Key patient messaging
- General practice is open, but due to the coronavirus outbreak, the way you contact your GP surgery is different. For all contacts other than urgent cases or emergencies patients are encouraged to use the AccuRx service to contact the Health Centre by following the link https://florey.accurx.com/p/N81077.
- Face-to-face appointments are available to all patients where there is a clinical need. You will be asked to first discuss your conditions using the AccuRx online service or on the phone with a member of the healthcare team to assess what would be most appropriate for you and which practice member would best provide it.
- Most GP practices are also offering online consultations and video consultations, as well as telephone consultations. These can be convenient and flexible ways to receive healthcare. Where patients need to be seen by a health professional face-to-face, this will be arranged.
- General practice continues to offer care based on clinical need.
- General practice continues to offer cervical smears and childhood immunisations.
The Restoration of GP Services - Triaging and Patient Access
As we emerge from lockdown and return to a degree of normality practices are facing an increase in demand. Having spent the past 12 months living with all the restrictions of COVID-19 it is not surprising that patients are now seeking access to healthcare again, the practices are also are being 'encouraged' by the government and NHS England to return to business as usual. Unfortunately, it is clear that COVID-19 is not over, and we all have to live with this infection for some time to come. All of us have been affected by the pandemic, including the way we work. This includes general practice.
The government is calling on practices to return to face to face consultations. The practice at Holmes Chapel has never stopped seeing patient’s face to face. We adapted to work differently and safer during the pandemic, and this has involved moving away from face to face consultations as the first patient contact. Triage has kept patients and practices safe, by remotely assessing symptoms and concerns, without unnecessary exposure to risk. Anyone who when assessed was felt to have worrying symptoms has been seen face to face, or where appropriate, referred directly to hospital. We have made every effort to ensure patients report new symptoms that could indicate significant disease, including cancer. Triaging all calls has allowed us to work more efficiently, freeing up staff for the vaccination programme whilst providing primary healthcare in the village. Total triage has been used for years in many practices, and at Holmes Chapel we have been gradually moving in this direction. The pandemic brought together a need for remote consultation and technological advances that accelerated the process, and having achieved a safe and efficient service it would appear to be a retrograde step to revert to the previous way of working.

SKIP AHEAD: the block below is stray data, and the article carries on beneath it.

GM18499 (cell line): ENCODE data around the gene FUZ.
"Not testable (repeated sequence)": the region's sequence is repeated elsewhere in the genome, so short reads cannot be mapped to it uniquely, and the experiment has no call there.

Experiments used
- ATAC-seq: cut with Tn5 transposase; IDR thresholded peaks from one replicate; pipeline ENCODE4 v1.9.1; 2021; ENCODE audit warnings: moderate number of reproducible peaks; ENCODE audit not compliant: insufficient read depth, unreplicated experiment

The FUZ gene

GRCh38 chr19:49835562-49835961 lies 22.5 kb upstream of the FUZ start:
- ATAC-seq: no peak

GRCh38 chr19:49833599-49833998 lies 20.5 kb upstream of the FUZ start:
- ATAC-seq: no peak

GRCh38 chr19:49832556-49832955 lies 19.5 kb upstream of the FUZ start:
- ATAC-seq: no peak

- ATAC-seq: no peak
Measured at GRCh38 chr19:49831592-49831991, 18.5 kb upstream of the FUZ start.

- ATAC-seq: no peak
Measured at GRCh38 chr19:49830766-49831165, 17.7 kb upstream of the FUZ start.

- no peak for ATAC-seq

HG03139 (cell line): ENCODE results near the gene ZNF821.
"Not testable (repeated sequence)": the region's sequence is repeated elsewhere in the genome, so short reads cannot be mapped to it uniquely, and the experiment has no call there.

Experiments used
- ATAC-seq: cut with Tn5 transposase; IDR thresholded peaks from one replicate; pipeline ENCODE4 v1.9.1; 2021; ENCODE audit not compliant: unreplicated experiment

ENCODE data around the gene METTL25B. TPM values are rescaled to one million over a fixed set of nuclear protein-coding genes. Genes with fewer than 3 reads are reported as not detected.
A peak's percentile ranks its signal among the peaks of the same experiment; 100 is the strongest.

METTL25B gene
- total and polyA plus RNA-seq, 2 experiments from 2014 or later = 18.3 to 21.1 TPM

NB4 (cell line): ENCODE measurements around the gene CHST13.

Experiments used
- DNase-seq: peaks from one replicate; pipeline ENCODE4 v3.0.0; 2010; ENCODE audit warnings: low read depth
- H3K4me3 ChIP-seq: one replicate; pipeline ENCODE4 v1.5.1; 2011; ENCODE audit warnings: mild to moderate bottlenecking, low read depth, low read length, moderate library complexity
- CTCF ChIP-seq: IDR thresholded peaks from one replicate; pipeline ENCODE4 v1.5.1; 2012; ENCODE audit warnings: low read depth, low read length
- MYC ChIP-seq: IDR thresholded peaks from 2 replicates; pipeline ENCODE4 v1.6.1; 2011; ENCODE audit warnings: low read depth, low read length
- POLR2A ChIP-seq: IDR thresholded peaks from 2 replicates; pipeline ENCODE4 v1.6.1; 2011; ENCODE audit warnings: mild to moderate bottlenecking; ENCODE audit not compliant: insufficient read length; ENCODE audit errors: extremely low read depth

General practice is all about people, and nobody wants to see our work become a remote service. The practice will therefore continue to offer face to face appointments as we have throughout the pandemic, but this will run alongside the newly expanded use of video, online and telephone consultations, as long as these are helpful for patients. There are still restrictions in place and whilst social distancing is with us we have to consider the capacity of our waiting room. We cannot support a return to queuing at the reception desk to book appointments, whilst these are available to book over the telephone and online. The practice plans to expand its use of triage by following the example of practice in the use of online consultations. This has been available for several years as our e-consult service, but the uptake of this has been low, and the system is cumbersome to use for the practice. Consequently we are moving to using the AccuRx software that has been used very successfully to help our texting service. From Saturday 5th June patients will be encouraged to use this to communicate with the practice, whether to book an appointment, enquire about results or sick notes, or the status of a referral. Reception staff will help patients who struggle with or do not have access to texting, so that eventually this will become the default means to contact the patient. The practice will respond to all contacts within two working hours (i.e. messages sent on Saturday and Sunday will be accessed within two days from the time they are read on Monday morning), though usually much sooner. This should be quicker and easier for patients, and enable staff to prioritise workload so that patients can be contacted and an appointment given with their usual GP if possible in an appropriate time frame. It will also free up the phone system for staff and make it easier for patients requiring urgent attention to speak to someone with a minimum delay. For patients wishing to contact the practice for less urgent problems this service will remove the need for long waits or frustration of an engaged tone that we recognise has become an increasing problem as demand increases.